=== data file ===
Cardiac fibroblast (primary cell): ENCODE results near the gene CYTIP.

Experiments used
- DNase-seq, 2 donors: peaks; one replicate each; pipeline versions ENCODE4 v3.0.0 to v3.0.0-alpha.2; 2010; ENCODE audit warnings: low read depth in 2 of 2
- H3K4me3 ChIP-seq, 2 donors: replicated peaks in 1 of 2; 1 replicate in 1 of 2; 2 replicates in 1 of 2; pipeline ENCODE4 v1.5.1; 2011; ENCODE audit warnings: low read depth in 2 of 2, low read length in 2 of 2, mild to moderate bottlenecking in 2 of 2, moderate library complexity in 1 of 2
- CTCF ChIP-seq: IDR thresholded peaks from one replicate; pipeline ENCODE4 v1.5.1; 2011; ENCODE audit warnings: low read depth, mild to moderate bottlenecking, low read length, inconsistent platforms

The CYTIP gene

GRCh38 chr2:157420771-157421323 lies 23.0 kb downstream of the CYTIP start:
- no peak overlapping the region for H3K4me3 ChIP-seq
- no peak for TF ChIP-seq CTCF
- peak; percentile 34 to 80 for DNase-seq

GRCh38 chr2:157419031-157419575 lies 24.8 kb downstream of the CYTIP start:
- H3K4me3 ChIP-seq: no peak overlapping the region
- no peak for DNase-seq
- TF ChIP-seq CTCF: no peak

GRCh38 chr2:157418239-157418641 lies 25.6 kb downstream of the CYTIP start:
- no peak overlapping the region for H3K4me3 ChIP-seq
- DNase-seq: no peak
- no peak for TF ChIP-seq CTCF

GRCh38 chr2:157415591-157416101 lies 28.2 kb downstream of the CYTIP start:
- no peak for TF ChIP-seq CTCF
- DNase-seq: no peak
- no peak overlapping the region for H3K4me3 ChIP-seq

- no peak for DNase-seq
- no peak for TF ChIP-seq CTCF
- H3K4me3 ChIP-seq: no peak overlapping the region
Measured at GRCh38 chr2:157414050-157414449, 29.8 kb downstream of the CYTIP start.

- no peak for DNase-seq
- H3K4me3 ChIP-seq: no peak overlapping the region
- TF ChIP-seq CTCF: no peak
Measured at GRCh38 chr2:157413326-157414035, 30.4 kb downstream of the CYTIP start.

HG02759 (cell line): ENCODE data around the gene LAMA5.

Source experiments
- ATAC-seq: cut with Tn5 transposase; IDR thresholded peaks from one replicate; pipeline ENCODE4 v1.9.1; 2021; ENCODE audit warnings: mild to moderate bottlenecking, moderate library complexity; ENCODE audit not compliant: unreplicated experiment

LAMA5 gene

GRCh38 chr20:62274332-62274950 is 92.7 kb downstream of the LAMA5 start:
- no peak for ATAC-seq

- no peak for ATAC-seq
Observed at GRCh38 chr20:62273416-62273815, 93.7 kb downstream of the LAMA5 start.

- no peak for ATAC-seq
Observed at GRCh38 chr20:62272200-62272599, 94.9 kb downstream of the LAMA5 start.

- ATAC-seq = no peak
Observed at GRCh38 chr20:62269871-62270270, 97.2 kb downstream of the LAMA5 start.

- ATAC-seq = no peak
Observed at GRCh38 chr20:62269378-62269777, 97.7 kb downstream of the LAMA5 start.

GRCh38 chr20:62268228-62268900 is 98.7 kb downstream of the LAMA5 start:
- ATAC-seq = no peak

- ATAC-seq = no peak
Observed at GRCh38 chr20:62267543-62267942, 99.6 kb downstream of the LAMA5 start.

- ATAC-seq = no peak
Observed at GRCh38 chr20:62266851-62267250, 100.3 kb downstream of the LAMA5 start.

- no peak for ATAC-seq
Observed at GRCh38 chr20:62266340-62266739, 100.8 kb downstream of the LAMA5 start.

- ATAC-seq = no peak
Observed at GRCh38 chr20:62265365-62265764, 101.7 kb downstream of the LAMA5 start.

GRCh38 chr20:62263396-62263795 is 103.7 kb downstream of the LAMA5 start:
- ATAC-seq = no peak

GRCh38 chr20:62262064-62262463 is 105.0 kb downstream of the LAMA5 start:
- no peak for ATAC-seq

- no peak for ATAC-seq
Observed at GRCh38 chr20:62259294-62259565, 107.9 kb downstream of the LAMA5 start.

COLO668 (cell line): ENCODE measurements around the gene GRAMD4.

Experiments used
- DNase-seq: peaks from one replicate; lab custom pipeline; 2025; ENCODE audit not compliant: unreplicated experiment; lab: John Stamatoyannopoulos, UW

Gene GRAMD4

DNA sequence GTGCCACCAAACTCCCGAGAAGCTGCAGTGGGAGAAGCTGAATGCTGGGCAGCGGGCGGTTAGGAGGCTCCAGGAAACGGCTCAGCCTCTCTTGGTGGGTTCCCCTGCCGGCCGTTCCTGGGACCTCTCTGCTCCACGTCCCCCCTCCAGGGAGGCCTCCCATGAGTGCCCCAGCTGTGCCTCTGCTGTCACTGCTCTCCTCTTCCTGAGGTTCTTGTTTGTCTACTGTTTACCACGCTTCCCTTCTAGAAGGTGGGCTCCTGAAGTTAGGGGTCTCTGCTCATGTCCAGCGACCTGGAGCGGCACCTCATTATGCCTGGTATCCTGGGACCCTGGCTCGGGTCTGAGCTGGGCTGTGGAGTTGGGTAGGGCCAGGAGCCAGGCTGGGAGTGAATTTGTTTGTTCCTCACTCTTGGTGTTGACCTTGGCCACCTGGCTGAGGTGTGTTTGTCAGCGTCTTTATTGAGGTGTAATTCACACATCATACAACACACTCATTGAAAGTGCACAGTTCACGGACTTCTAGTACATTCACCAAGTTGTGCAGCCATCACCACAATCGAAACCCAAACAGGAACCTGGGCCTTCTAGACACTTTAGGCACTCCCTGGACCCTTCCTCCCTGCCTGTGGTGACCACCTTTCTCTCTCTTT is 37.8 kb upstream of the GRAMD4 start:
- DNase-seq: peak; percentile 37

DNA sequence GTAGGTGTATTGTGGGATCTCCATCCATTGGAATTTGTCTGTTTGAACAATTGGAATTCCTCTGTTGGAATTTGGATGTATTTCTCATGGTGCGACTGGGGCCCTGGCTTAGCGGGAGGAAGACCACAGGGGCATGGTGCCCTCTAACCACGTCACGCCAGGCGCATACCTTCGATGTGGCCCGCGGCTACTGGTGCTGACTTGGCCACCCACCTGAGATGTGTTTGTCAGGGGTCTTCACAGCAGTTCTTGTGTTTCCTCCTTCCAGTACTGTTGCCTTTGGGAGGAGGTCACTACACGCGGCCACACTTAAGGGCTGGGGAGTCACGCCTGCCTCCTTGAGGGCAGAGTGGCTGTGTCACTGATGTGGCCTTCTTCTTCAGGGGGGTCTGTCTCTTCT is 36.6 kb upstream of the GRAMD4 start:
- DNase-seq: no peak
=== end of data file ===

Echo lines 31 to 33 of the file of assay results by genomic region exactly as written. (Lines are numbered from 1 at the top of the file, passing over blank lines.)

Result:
HG02759 (cell line): ENCODE data around the gene LAMA5.

Source experiments
- ATAC-seq: cut with Tn5 transposase; IDR thresholded peaks from one replicate; pipeline ENCODE4 v1.9.1; 2021; ENCODE audit warnings: mild to moderate bottlenecking, moderate library complexity; ENCODE audit not compliant: unreplicated experiment